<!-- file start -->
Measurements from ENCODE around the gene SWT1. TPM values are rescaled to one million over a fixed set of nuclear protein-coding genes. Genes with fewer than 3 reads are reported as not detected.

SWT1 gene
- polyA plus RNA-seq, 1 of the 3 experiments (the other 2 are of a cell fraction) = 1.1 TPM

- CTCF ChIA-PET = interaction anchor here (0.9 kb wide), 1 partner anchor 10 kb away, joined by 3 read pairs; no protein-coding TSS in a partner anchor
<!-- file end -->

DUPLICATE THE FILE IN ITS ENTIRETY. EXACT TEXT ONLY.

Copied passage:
Measurements from ENCODE around the gene SWT1. TPM values are rescaled to one million over a fixed set of nuclear protein-coding genes. Genes with fewer than 3 reads are reported as not detected.

SWT1 gene
- polyA plus RNA-seq, 1 of the 3 experiments (the other 2 are of a cell fraction) = 1.1 TPM

- CTCF ChIA-PET = interaction anchor here (0.9 kb wide), 1 partner anchor 10 kb away, joined by 3 read pairs; no protein-coding TSS in a partner anchor